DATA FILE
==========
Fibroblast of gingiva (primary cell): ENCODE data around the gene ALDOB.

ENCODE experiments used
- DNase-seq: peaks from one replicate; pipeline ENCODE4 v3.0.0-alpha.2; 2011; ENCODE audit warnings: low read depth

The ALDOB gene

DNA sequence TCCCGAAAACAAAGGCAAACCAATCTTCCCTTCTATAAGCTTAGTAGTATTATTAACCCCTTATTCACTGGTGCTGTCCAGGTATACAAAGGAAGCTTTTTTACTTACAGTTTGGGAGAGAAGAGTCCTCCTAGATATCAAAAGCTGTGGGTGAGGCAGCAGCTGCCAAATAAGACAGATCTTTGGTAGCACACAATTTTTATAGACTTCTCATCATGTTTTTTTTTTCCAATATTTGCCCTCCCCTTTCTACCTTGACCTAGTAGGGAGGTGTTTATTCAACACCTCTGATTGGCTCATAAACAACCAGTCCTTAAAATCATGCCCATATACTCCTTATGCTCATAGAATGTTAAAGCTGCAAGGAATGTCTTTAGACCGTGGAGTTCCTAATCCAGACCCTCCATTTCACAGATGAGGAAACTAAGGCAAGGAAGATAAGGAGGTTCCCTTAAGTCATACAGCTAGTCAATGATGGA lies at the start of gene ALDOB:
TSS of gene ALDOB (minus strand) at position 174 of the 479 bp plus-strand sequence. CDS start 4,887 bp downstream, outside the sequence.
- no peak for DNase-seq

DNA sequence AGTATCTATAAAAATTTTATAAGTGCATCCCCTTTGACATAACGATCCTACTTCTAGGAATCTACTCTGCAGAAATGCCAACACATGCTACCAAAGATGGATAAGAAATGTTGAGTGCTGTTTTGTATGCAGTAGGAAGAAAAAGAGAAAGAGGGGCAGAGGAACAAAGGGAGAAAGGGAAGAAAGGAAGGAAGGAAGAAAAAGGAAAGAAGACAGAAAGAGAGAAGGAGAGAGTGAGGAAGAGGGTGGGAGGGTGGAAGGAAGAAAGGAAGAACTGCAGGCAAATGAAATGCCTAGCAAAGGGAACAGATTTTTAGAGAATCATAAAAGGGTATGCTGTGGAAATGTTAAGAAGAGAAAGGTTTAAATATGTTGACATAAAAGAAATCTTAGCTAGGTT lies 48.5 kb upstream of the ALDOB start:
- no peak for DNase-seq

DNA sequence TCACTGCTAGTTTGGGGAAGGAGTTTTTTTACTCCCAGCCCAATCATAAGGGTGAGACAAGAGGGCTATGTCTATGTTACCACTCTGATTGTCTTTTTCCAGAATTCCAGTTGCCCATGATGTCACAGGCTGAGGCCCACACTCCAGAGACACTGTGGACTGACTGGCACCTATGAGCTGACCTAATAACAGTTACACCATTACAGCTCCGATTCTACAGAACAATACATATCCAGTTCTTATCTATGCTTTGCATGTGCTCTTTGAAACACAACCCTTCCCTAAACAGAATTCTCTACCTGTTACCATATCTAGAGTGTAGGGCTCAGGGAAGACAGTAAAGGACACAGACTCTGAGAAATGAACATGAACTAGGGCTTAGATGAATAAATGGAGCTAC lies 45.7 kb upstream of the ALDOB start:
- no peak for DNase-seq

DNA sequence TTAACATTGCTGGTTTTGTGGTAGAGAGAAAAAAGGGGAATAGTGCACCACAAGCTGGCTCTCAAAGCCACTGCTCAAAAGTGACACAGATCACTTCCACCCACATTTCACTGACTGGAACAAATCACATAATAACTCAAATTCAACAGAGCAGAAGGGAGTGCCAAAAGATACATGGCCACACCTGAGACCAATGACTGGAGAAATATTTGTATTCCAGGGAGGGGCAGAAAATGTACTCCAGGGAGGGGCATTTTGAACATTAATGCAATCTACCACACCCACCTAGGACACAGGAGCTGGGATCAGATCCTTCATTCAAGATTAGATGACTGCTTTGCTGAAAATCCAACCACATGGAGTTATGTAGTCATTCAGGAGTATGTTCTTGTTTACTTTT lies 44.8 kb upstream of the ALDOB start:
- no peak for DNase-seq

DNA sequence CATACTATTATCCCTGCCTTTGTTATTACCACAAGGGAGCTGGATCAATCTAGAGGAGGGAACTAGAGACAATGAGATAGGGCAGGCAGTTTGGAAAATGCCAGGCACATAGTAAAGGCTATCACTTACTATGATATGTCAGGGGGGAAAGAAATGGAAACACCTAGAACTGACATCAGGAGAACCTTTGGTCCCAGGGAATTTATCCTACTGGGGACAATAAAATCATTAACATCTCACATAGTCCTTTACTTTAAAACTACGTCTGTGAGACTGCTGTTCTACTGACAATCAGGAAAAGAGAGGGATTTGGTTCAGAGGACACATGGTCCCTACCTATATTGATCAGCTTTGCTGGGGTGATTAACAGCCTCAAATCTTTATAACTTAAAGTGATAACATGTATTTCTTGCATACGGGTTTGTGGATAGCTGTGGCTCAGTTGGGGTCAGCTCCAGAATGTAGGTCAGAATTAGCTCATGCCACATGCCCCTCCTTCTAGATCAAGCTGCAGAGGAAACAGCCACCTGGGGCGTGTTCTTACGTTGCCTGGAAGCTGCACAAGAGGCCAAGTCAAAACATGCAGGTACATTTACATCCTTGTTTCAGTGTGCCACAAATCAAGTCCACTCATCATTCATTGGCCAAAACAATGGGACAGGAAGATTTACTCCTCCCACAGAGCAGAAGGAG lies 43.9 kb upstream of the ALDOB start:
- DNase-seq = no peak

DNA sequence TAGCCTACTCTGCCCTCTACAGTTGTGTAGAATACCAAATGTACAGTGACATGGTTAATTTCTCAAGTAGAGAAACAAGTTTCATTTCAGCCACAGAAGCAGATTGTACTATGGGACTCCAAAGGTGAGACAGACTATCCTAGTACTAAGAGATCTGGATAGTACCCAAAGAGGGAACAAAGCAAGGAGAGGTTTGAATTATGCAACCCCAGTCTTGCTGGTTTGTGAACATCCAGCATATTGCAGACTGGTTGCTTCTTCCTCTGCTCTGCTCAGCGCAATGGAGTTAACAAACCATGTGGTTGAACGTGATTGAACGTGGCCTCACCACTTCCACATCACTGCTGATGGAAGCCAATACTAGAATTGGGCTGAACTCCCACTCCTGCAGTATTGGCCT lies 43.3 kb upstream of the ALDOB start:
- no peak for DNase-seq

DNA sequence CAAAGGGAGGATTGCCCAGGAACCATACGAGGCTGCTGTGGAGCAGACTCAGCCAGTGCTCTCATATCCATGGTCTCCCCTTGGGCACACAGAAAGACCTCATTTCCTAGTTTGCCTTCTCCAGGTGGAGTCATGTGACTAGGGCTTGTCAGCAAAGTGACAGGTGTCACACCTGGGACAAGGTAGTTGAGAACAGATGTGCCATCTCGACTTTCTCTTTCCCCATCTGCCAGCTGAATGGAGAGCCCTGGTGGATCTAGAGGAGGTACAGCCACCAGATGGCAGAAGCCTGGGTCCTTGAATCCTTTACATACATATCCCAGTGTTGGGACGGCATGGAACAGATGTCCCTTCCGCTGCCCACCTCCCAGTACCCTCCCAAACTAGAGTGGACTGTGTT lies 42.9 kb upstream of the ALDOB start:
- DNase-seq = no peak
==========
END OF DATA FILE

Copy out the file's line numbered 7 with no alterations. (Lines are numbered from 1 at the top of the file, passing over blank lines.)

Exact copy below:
- no peak for DNase-seq